(Last Updated on : 04-05-2009)
The Mughal emperor Akbar is unanimously recognised and respected to be the most prolific and ablest of the rulers that not only the Mughal Dynasty, but also the country had ever witnessed. The religious and political moves that he had assayed in order to keep his country at peace with each other, is evidence itself to his wondrous genius. However, such acts of benevolence did not for once affect his bravura of upholding the merit and genius of 'Mughal Architecture', which was so very much, laid accentuation by his illustrious ancestors. As such, Mughal architecture of Akbar was so distinct and individualistic in its umpteen placements, that each of them can be sequestered as falling under - east India, west India, South India and, north India. Likewise, architecture of Nagaur during Akbar, comes under the western Indian categorisation of the mystical wonders that Akbar had just strategically infused life into, which can be comprehended as under. Nagaur's western Indian Mughal architectural designing under Akbar was nothing like the men from this region had beheld previously, far more removed from other Islamic or 'Hindu-istic' sense of architecture.
Akbar had long realised that subjugation of the erstwhile 'princely states' in western India was in the Mughals' best interests. In order to execute such a thing, the first endeavour mandatory was to turn the still existing Rajput princes as devoted Mughal vassals. First, Ajmer and Nagaur, part of the traditional area, then acknowledged as Marwar, fell to the Mughals shortly after Akbar's accession. As a result, architecture of the western Indian Nagaur under Akbar, was not any more a major concern of consolidation. The major headway towards that consolidation was achieved when Raja Baramal Kachhwaha of Amber, agreed to give his daughter in marriage to Akbar in 1562, commencing a time-honoured relationship of mutual benefit between these families. By 1570, all the major princely states of Rajasthan, with the exception of Mewar, acknowledged the Mughals as overlord. At the same time, order had to be imposed even upon some Mughal nobles. Such was the case with the landholder of Nagaur, Muhammad Sharaf al-Din Husain Mirza, who had rebelled for reasons never wholly explained in Mughal history. The landholder was replaced in the same year, 1562, by Husain Quli Khan, already a greatly trusted noble, who later was appointed governor of Punjab and awarded the prestigious title Khan-i Jahan, or Noble of the World.
Architecture of Nagaur under Akbar was, as had happened with the Mughal emperors, in the foremost, commenced by these admitting Rajput vassals, like in the instance of Husain Quli Khan. Husain Quli Khan had right away begun to build in areas where he was posted in Nagaur. His patronage of a mosque in front of the local raja's house in Punjab is known only from texts though. His patronage of a mosque in Nagaur, locally referred to as the Jami mosque, is confirmed by an inscription dated 1564-65, approximately two years after his appointment there. This mosque suggests that structures patronised by the Mughal nobility in the early stages of Akbar's reign were constructed with some awareness of the imperial tradition, but for the most part in local set expressions and, in all probability, by local artisans. The mosque, dominating Nagaur's numerous religious monuments, is a single-aisled three-bayed structure surmounted by a singular central dome. Towering minarets flanking either end of the east façade, makes the structure visible for and from a considerable distance. While certain features of architectural merits in Nagaur during Akbar, such as the mosque's plan and the deeply recessed tri-partite mihrab (a niche in the wall of a mosque that suggests the qibla, i.e., the direction of the Kaaba in Mecca and hence the direction that Muslims should face when praying; the wall in which a mihrab appears is thus the "qibla wall"), reflect a cognisance of architectural forms in contemporary Delhi, then the capital, the mosque draws heavily on the local architectural traditions of Marwar. For instance, the facade reminiscences that of the 15th century Shamsi mosque in Nagaur, and the stone canopied minbar (a pulpit in the mosque where the Imam (leader of prayer) stands to preach sermons or in the Hussainia where the speaker sits and lectures the congregation) inside this Jami mosque recalls those seen in the Jami mosques of Mandu and Chanden, but not on any imperially patronised Mughal mosques.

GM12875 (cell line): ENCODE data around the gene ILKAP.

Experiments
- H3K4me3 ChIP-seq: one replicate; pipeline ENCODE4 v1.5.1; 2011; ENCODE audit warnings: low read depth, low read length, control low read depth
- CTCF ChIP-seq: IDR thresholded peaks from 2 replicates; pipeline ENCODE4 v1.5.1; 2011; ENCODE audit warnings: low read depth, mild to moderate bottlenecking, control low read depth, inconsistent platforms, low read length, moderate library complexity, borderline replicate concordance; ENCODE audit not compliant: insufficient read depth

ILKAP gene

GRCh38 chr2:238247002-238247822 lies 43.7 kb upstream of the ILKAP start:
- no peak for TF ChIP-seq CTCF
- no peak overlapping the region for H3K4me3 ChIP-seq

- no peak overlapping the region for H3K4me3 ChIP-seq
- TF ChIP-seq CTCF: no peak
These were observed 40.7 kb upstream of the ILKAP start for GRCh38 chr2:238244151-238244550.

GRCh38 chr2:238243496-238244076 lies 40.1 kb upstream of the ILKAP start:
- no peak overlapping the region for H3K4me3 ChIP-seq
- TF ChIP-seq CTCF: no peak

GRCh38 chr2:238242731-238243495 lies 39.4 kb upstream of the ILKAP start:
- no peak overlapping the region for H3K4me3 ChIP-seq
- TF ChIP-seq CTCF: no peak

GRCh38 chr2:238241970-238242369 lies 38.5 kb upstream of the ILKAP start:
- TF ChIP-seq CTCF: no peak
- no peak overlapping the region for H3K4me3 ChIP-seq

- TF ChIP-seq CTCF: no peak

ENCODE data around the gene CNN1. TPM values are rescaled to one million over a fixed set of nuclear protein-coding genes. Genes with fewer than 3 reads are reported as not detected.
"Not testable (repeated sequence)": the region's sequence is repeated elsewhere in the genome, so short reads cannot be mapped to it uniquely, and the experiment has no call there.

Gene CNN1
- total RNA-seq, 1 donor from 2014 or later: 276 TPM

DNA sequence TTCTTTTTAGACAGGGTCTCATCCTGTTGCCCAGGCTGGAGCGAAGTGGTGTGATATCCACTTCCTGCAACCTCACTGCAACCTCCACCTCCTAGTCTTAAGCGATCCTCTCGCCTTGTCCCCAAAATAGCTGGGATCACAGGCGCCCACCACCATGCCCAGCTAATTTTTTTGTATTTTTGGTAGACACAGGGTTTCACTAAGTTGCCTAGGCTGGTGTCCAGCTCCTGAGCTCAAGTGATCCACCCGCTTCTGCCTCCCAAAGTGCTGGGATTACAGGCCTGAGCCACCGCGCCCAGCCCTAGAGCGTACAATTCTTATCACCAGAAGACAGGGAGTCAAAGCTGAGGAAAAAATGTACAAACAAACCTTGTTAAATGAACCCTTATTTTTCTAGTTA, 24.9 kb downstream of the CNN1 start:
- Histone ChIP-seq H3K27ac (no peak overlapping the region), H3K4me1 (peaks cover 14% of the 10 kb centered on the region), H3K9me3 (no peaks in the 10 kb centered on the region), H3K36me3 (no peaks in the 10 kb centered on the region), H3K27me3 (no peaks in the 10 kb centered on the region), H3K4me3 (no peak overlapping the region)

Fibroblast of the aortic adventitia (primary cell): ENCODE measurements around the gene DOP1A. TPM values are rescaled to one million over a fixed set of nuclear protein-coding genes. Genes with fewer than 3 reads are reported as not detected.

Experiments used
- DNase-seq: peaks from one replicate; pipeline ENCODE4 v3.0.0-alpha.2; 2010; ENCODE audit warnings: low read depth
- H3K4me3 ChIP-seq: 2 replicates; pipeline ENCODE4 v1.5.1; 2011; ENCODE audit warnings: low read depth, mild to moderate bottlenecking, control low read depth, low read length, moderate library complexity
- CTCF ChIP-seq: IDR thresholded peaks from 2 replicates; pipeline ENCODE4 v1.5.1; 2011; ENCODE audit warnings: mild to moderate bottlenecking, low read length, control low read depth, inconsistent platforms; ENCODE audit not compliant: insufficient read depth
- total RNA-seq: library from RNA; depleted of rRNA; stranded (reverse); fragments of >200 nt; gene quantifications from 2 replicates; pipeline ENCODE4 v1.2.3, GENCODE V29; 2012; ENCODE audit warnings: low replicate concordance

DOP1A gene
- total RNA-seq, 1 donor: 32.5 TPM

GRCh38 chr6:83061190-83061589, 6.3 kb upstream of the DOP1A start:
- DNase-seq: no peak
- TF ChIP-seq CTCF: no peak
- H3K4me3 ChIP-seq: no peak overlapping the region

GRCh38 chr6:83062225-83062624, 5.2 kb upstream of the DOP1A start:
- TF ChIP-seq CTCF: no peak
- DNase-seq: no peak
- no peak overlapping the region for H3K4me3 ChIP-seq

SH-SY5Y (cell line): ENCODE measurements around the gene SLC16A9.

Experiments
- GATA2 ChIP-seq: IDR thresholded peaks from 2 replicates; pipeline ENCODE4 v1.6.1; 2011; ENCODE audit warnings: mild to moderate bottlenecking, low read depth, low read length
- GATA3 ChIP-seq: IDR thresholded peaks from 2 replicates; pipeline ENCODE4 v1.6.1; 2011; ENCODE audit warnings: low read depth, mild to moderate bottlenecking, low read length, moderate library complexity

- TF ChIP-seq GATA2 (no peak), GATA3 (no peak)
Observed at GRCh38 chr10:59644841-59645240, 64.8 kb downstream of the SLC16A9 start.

The mosque's inscription suggests that the building was primarily intended to represent Mughal authority and supremacy. It is not on the facade where historical inscriptions are generally embossed, but embedded onto the qibla wall, within the minbar. Here the khutba (this serves as the primary formal occasion for public preaching in the Islamic tradition) was delivered, that is, the Friday prayer in which the ruling monarch's name was read. Such inspiring pieces of information do mirror the fact that architecture of Nagaur during Akbar was not only meant to showcase the Mughal emperor's virtue, but also for the benefit of his vassals and countrymen. This inscription states that the mosque was constructed in the "reign of the ruler of the age, Akbar," and likens the building to "the qibla of deductions and principles." Thus, Husain Quli Khan had utilised the structure as well as the words of the inscription and its unique location to underscore and emphasize the image Akbar had sought to project of himself - "the qibla of the state". The inscription's verses were carved by Darwish Muhammad al-Hajji, whose pen name was Ramzi; Muhammad al-Hajji also had executed several other inscriptions on monuments in this region.